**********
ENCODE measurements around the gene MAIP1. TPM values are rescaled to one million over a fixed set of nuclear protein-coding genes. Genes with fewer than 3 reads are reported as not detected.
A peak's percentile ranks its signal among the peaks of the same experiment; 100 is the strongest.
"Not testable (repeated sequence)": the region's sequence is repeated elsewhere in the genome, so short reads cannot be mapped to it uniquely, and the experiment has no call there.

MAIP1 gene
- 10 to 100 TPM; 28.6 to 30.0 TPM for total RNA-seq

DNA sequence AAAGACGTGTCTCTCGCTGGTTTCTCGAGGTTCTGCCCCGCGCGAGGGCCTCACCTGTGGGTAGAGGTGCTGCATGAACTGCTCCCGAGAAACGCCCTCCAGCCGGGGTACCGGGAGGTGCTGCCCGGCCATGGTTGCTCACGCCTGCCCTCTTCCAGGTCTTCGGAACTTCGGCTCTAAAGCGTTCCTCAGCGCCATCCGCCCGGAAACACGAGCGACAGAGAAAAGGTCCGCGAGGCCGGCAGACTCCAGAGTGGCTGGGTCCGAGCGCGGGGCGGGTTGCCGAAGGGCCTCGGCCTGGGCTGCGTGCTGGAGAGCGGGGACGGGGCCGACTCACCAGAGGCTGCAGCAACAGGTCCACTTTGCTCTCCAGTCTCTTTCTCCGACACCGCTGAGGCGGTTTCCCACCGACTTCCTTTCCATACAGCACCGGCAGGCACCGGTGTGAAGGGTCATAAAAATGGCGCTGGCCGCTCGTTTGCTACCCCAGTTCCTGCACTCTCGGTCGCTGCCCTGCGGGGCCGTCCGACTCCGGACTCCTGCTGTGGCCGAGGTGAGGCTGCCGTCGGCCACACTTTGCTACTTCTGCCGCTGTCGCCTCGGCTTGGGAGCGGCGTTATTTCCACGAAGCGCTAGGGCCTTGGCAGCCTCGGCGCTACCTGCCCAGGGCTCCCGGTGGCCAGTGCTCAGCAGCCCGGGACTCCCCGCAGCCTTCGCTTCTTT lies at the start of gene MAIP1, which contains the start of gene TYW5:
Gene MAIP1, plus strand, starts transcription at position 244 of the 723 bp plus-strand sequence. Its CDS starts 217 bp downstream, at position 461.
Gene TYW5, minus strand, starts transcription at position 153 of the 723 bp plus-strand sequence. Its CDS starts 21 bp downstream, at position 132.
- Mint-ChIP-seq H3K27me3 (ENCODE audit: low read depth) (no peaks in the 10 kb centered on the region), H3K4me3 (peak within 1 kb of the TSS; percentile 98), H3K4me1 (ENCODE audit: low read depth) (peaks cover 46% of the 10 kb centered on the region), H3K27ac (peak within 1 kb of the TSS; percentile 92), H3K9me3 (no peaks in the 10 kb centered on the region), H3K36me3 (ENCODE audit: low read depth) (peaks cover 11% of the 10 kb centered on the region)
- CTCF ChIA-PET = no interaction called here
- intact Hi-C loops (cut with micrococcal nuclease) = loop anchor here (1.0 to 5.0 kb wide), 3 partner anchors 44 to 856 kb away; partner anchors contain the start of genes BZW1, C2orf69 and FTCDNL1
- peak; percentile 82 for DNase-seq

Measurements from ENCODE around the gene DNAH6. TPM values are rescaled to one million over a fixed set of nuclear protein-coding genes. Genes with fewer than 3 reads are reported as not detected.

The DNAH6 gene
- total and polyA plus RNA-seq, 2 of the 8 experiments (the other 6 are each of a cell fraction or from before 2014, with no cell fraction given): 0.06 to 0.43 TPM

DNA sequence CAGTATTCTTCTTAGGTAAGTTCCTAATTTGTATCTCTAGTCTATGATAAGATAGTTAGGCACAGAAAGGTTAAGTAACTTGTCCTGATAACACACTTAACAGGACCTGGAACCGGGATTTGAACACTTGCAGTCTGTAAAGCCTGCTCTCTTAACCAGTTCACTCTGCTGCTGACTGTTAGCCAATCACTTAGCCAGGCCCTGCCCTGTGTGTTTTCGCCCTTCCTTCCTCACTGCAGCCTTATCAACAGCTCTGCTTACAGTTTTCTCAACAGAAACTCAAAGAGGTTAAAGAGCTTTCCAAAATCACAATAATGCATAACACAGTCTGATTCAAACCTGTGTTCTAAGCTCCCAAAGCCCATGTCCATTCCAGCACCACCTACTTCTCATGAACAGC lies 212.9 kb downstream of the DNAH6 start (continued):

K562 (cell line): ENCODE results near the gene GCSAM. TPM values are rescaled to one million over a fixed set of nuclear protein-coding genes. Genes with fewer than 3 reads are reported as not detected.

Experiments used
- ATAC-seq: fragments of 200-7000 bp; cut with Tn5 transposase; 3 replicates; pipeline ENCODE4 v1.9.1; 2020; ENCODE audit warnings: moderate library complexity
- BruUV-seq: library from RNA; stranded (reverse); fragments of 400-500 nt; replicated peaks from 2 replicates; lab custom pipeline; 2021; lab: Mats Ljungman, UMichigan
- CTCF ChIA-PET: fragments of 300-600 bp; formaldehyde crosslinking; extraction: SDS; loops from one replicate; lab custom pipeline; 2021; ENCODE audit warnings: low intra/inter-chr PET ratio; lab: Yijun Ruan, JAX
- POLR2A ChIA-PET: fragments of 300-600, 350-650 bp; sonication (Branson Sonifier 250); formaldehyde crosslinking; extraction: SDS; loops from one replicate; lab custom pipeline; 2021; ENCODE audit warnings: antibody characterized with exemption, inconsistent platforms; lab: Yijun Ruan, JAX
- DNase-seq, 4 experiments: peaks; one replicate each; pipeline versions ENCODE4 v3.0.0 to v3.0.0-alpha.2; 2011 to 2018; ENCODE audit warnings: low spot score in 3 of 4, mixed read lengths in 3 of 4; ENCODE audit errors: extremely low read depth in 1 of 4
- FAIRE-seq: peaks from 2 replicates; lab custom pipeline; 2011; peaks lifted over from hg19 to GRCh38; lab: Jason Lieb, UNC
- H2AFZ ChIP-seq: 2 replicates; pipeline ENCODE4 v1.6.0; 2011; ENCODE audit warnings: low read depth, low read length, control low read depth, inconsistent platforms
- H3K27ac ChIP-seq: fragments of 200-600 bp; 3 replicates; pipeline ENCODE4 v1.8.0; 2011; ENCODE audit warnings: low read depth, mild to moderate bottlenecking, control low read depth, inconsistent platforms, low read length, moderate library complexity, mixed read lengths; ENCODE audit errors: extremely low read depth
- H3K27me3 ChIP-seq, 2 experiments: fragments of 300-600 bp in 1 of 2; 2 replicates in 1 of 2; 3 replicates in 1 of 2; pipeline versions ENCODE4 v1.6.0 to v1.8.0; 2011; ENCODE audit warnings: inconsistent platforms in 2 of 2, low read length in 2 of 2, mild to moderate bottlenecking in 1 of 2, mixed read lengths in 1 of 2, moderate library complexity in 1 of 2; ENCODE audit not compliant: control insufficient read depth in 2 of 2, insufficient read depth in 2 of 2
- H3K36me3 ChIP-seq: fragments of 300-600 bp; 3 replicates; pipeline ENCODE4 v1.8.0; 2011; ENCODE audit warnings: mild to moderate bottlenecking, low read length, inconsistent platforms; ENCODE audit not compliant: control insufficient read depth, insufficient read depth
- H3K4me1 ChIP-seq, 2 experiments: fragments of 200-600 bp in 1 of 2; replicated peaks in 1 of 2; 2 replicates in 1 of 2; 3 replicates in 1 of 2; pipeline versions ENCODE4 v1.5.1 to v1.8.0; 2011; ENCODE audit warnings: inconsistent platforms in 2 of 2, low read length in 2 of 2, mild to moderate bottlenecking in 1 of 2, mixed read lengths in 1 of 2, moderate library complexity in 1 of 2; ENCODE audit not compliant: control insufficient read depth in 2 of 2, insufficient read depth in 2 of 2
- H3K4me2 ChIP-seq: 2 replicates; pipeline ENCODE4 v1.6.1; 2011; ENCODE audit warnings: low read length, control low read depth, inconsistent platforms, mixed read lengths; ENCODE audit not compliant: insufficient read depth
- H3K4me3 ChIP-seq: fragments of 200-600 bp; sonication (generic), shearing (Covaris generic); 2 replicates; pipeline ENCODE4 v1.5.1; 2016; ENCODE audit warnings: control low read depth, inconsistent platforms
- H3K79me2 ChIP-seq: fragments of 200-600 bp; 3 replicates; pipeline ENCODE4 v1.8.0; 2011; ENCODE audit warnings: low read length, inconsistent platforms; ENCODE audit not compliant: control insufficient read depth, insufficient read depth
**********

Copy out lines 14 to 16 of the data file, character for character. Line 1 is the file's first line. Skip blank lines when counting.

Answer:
The DNAH6 gene
- total and polyA plus RNA-seq, 2 of the 8 experiments (the other 6 are each of a cell fraction or from before 2014, with no cell fraction given): 0.06 to 0.43 TPM

DNA sequence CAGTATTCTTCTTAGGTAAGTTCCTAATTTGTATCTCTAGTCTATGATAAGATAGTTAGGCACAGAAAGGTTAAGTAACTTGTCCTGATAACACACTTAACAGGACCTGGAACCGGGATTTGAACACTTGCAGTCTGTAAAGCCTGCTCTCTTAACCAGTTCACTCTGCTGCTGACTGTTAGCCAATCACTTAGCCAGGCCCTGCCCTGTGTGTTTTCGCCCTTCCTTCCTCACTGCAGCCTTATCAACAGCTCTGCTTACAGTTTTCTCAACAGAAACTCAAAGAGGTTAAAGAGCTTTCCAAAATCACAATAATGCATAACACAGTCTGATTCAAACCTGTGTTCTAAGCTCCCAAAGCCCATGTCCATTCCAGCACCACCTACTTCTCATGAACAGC lies 212.9 kb downstream of the DNAH6 start (continued):